EMC, IBM tout advanced storage software

Network World (US)

EMC Corp. and IBM Corp. this week introduced management software that the companies say lets users more easily deploy, reconfigure and optimize utilization of storage-area networks.

EMC announced a new release of PowerPath software that lets disparate physical storage be grouped into logical volumes and managed from a central location. Meanwhile, IBM rolled out the TotalStorage SAN Volume Controller, a crucial part of its on-demand computing strategy. The software runs on IBM servers and gives users a logical view of physical SAN resources.

Volume managers or virtualization products take the physical disks from disparate arrays and orient them logically so users can manage them better. When disks are virtualized, their volumes can be expanded, added or moved with user-defined policies. In unvirtualized environments, every time capacity for an application is moved or added, users need to rejigger the attachments between the application servers and the data on storage arrays.

“Virtualization is important if you want to get the benefits of centralized storage,” says Ken Walters, senior director of enterprise platforms for broadcasting company PBS Information Technology in Alexandria, Va. “Virtualization increases your storage-efficiency ratio dramatically. If you don’t increase your efficiency ratio, how then do you justify your capital outlay for a SAN?”

Because storage can be managed from a single view and is no longer dependent on the location or size of storage arrays and servers to which they attach, observers say volume management and virtualization can save companies money and increase their efficiency.

“Customers can ease the overall management of storage arrays by virtualizing them,” says Tony Prigmore, senior analyst with Enterprise Storage Group.

Volume management software traditionally has resided on the host computer. But because of the capability of intelligent switches from vendors such as Brocade Communications Systems Inc., Cisco Systems Inc. and start-up Sanera Systems Inc., volume management software also can reside in the network, where analysts say deployment can be less costly.

“If you take volume management off the host and move it into the switches on the network, you reduce the number of licenses a customer needs to buy,” says Steve Kenniston, a technology analyst with Enterprise Storage Group.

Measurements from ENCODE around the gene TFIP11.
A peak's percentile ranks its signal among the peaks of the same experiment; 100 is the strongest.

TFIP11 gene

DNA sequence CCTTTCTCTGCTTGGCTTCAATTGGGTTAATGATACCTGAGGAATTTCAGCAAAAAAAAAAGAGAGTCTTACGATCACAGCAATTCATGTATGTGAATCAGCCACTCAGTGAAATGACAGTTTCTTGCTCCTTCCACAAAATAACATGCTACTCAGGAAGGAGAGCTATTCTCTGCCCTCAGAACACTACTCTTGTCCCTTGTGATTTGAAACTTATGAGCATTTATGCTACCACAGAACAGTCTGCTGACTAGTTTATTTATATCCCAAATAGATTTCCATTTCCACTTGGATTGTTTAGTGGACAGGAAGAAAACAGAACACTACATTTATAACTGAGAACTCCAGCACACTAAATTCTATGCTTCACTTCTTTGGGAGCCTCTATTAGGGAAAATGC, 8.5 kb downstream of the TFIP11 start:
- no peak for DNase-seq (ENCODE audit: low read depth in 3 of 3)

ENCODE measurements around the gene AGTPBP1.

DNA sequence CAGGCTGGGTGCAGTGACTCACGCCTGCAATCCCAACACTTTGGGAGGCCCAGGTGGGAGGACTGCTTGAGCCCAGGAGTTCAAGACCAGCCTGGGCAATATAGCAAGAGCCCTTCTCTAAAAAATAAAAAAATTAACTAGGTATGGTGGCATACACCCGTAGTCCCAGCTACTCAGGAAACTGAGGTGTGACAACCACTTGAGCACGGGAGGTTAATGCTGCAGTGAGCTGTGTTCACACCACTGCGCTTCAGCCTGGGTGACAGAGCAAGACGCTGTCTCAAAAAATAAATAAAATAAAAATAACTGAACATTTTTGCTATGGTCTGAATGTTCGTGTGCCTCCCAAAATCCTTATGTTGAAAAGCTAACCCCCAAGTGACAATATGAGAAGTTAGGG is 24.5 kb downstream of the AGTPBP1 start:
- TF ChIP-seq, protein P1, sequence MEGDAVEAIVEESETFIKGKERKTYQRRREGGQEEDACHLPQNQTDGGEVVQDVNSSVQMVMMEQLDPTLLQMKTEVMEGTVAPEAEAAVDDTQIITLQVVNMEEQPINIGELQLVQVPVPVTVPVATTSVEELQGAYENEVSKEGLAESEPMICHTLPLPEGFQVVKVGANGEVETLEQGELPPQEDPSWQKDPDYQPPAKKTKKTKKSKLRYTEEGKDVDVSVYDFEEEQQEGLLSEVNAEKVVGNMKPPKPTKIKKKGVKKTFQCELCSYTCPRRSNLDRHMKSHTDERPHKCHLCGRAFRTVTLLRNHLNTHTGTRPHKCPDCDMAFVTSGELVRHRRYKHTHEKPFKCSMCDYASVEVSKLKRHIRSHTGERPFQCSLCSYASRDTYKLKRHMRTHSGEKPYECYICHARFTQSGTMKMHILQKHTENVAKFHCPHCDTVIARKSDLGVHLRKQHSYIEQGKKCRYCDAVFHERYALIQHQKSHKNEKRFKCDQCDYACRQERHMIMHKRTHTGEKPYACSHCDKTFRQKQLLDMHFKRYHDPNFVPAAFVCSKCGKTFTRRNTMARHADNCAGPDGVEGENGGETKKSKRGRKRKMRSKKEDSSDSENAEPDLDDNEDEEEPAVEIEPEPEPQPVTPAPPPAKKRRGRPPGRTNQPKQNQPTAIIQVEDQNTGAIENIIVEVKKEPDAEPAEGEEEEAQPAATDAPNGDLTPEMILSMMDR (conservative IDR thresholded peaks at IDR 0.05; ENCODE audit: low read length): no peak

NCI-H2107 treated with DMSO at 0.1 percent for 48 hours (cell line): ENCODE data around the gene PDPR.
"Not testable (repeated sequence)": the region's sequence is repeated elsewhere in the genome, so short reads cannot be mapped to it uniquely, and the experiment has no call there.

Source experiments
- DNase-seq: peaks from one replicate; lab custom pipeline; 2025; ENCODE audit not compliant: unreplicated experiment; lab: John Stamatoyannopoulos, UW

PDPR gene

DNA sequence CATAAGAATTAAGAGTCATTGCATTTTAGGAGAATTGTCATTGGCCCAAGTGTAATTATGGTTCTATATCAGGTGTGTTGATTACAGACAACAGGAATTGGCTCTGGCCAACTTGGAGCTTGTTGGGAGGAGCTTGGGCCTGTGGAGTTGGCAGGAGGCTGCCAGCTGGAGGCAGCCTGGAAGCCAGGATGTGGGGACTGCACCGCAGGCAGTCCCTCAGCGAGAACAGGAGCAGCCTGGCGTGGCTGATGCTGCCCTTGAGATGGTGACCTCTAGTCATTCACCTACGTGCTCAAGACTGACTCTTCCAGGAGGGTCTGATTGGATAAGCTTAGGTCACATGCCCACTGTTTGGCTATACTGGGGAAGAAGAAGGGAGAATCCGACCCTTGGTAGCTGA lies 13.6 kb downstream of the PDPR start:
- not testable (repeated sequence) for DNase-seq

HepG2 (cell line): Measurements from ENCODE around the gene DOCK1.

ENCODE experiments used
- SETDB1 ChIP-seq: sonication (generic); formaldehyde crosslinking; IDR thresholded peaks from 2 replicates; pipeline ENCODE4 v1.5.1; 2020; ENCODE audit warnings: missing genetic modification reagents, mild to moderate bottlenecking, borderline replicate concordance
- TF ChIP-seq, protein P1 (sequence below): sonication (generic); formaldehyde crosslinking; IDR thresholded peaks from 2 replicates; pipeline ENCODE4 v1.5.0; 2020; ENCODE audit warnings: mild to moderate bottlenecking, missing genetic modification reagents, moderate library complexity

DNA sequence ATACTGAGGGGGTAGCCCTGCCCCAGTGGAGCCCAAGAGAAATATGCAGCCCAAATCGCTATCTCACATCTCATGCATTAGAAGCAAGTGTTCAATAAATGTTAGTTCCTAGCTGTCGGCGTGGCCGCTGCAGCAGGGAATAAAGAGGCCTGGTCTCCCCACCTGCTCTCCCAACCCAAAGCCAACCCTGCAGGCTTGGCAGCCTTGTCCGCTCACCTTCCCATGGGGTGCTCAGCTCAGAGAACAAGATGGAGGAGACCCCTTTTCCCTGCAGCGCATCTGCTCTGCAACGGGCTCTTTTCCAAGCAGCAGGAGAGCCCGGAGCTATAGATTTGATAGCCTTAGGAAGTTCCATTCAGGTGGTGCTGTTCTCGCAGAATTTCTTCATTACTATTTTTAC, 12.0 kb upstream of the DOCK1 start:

“Rather than having to update 100 servers in your environment with network-based volume management, you update a few Fibre Channel switches,” he says.

Veritas Software Corp., the leader in volume management with a 79 percent market share, according to Gartner, also is expected to demonstrate its Volume Manager operating on Cisco’s MDS 9000 Fibre Channel switches this week at its annual user event. Sources indicate that a product will ship before year-end.

PowerPath, EMC’s first volume-management software, will be host-based – it will operate on a Solaris server, and manage EMC Symmetrix and Clariion storage arrays. Over time, EMC will migrate this capability to the network – the company promises to introduce volume management operating on Cisco’s Fibre Channel in the next year.

IBM’s SAN Volume Controller groups SAN data into a common pool so resource utilization can be increased, and applications such as Flash or peer-to-peer remote copy can be enabled. The product, which IBM expects will be available in July, initially will work on IBM’s FAStT storage and its Enterprise Storage Server. Before year-end, this capability will be extended to non-IBM storage, IBM says.

With the TotalStorage SAN Volume Controller, arrays can be added or subtracted from the pool without taking down individual servers and storage systems. The SAN Volume Controller manages AIX, Windows 2000, Solaris, Linux and HP-UX operating systems, and Brocade, McData Corp. and Inrange Technologies Corp. Fibre Channel switches. It can mirror data between unlike storage arrays and in a future release virtualize pools of data consisting of other vendors’ storage. The software runs in the network on a pair of xSeries servers and starts at US$70,000 for the servers and up to two terabytes of storage. It is expected to be available in June.

In other announcements, IBM announced the TotalStorage SAN Integration Server, a package that consists of redundant Fibre Channel switches, the SAN Volume Controller and as much as 106 terabytes of disk capacity. IBM expects the product to be available in August, but has not set pricing.